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Anon, a change came o'er his dream.
Thick lay the slain, till every stream
It was the glowing eventide :
A light flashed from the west afar ;
Careering up the mountain-side,
And, heading this combined array,
A CHIEFTAIN rode, whose headlong course Nought could withstand. With giant might he upheld the fray, And drove the invading foreign force From Erin's land !...
Soon as the ruddy morning brake
Finn published this to all his bands;
And, with prophetic power he spake-
"The mystery of the dream," said he,
King Brian, son of Kennedy,
A mighty Prince, of soul sublime,
"Long prosperously this King shall reign;
But, woe-the-day! he shall be slain,
"And, tenfold woe to Innisfail!
A people shall o'errun her lands,
"And Tara and Kincora both
Shall lie through centuries desolate ;
Shall tower to a gigantic growth,
And alien Tyranny and Hate
But Erin's life-blood yet is warm,
Should chase Decay, and Sunshine Storm;
So, too, spake Fifin :-" A Chief," he said,
Shall raise the land as from the Dead,
"Long after Brian's day and sway
Thus far the Seer. O, Turlogh! say,
O, Raileann's King,* of lineage high,
Lo! glancing up, I still descry
The Spoiler on the hills of Meath;
O! should we not remember, We,
Clontarf's great Day? If Men will dare-
They will be and they must be free!
O Prince! beware the pent-up Wrath
Even as the Storm sweeps Ocean's path!
Raileann lay in the south-west of Munster, and was one of the ancient seats of the monarchs of that province.
It is from Cas, the son of Conall, that the Dalcassians derive their origin. The Earl O'Brien, the hero of our poem, was the twenty-eighth chieftain in descent from this great prince.
† King of Ireland from A. D. 125 to 142. His daughter, Sabina, was the wife of Oilioll Olum, king of Munster, from whom the O'Briens derive their descent.
Up, then, and recognise thy place,
And bare the Avenging Sword once more,
Our second poem embodies a Panegyric on the life and achievements of Thomas Butler, Earl of Ormond, and son of the Earl James Butler, who died in England, in 1545. Thomas received his education in England, but subsequently came over to Ireland for the purpose of taking his father's place. He was the champion of Queen Elizabeth's power and interests against all her opponents in Ireland, but more especially against the great, but unfortunate, Geraldines of Desmond. He died in 1614, at a very advanced age. The idea of the poem would appear, if we may judge from the opening stanzas, to have been suggested by a sight of the Earl's banner, hung up, after his death, in the seignorial hall.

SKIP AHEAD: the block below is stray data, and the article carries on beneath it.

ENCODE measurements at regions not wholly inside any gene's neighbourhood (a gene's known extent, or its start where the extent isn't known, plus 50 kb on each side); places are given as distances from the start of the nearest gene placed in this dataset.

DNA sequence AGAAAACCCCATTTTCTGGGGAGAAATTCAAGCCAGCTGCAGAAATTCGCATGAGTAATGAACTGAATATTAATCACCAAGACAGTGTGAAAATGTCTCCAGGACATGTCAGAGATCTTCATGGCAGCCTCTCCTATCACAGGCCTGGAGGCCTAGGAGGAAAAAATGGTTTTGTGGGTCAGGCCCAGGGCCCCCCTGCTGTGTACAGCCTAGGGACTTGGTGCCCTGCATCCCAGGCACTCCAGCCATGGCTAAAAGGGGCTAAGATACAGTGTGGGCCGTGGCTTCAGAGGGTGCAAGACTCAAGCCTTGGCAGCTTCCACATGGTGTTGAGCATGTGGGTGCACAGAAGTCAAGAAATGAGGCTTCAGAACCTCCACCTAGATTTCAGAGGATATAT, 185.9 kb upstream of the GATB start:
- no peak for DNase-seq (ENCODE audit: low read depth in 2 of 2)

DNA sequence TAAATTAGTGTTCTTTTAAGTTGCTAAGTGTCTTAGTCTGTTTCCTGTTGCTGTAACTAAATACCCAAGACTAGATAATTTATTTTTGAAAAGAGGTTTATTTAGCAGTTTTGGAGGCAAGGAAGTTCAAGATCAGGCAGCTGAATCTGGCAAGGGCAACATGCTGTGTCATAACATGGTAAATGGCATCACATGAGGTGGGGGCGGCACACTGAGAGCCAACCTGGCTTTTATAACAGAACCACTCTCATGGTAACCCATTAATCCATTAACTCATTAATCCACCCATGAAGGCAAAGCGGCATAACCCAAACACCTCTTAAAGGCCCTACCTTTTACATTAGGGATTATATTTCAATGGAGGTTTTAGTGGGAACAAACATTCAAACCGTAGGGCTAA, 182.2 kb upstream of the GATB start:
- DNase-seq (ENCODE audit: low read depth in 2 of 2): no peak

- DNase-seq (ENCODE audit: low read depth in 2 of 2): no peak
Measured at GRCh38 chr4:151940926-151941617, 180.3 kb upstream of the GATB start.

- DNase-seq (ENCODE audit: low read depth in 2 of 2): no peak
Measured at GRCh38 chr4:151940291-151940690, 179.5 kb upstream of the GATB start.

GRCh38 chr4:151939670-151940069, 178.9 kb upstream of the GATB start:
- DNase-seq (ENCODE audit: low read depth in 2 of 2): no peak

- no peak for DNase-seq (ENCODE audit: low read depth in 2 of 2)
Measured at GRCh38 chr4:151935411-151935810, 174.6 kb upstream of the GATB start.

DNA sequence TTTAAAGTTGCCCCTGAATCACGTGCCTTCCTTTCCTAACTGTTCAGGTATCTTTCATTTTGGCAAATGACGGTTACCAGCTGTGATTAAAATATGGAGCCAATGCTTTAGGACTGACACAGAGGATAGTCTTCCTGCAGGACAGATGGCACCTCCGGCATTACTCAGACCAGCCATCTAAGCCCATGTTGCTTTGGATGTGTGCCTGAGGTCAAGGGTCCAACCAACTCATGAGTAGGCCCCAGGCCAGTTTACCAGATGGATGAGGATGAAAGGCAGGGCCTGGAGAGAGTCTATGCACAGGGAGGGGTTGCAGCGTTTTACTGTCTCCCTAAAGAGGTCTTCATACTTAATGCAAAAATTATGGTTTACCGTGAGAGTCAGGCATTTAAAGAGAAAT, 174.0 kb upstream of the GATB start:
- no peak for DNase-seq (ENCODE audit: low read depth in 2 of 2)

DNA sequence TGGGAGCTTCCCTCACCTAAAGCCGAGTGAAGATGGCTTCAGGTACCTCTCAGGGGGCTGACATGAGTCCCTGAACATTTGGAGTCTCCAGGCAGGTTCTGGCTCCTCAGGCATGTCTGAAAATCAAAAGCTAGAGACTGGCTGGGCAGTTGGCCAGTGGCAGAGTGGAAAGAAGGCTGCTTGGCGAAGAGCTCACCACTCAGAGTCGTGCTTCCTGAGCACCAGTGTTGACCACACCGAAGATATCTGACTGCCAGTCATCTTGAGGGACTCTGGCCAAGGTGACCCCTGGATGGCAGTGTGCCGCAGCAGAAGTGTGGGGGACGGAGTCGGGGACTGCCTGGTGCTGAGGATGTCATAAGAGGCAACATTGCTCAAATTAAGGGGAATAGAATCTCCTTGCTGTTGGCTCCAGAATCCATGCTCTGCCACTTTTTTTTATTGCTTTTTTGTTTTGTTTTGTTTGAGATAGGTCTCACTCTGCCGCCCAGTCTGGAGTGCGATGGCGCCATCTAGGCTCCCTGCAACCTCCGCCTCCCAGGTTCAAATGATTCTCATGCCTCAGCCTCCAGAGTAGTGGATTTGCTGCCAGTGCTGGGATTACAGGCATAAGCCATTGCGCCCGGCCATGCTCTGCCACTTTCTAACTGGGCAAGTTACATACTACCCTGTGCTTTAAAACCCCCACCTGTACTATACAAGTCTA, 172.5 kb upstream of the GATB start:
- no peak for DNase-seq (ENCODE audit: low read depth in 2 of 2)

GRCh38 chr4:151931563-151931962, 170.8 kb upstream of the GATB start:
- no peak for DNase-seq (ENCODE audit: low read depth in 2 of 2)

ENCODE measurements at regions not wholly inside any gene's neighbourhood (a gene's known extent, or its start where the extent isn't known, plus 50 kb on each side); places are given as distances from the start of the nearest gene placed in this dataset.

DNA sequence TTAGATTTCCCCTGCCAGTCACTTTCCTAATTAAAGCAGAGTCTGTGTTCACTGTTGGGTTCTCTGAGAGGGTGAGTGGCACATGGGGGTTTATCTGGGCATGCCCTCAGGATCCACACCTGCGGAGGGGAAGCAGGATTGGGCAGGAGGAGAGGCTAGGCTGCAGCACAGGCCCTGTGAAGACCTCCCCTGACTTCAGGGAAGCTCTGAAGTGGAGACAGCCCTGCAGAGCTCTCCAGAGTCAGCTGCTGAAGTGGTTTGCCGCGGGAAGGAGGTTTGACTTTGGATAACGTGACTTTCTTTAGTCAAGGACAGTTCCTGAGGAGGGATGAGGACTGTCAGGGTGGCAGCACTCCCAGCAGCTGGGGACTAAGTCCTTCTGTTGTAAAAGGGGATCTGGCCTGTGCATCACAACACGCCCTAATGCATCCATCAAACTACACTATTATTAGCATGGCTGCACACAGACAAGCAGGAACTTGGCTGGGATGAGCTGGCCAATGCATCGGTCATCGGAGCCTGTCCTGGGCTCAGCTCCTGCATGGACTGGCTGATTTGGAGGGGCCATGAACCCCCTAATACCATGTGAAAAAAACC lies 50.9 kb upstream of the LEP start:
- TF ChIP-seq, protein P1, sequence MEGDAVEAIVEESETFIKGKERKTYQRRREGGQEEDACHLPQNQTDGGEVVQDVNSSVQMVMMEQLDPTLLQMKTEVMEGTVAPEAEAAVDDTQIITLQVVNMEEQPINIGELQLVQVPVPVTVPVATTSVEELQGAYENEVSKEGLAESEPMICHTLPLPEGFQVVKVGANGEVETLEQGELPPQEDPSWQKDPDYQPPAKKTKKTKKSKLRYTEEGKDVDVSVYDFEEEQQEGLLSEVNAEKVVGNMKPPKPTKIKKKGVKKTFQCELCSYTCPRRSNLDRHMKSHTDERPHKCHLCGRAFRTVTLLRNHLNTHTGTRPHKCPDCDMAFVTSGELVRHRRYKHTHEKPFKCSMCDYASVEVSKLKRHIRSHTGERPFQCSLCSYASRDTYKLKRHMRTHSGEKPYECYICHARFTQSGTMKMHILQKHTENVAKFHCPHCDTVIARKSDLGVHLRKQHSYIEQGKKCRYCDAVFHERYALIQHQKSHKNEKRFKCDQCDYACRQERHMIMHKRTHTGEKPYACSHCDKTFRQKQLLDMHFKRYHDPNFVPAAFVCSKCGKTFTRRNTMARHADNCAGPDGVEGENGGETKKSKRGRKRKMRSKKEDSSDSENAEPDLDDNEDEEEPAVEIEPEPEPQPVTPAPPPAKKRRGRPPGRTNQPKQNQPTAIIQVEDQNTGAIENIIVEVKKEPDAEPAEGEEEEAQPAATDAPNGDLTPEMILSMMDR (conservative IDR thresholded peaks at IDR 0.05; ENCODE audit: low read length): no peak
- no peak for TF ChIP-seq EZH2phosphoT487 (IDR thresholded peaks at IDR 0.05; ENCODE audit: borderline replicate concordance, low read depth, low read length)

The Panegyric of Thomas Butler, Earl of Ormond,
WHO DECEASED A. D. 1614.
I greet the Earl's high Flag with blended feelings
Flashed panic through the foe.
The variegated Banner, often planted,
With its resplendent Cross, that Shield of Shields !
Within thy walls, O fair and famed Kilkenny,
Droops now THE HATCHMENT, stirless, deathlike, lone.
In combat after combat o'er the island,
How rose and flamed that Ensign year by year,
And never through Dishonor or Disaster,
Long as it fluttered o'er the Lord of Thurles,
Was that proud standard lowered! No hand unfurls
To-day a Banner whose renown is chaster,
And purer from all stain !
How shall I chant that Conqueror always glorious?
Though piles on piles of Slaughtered heaped the field;
His burning bravery bore him on victorious.
He could not-He, be slain!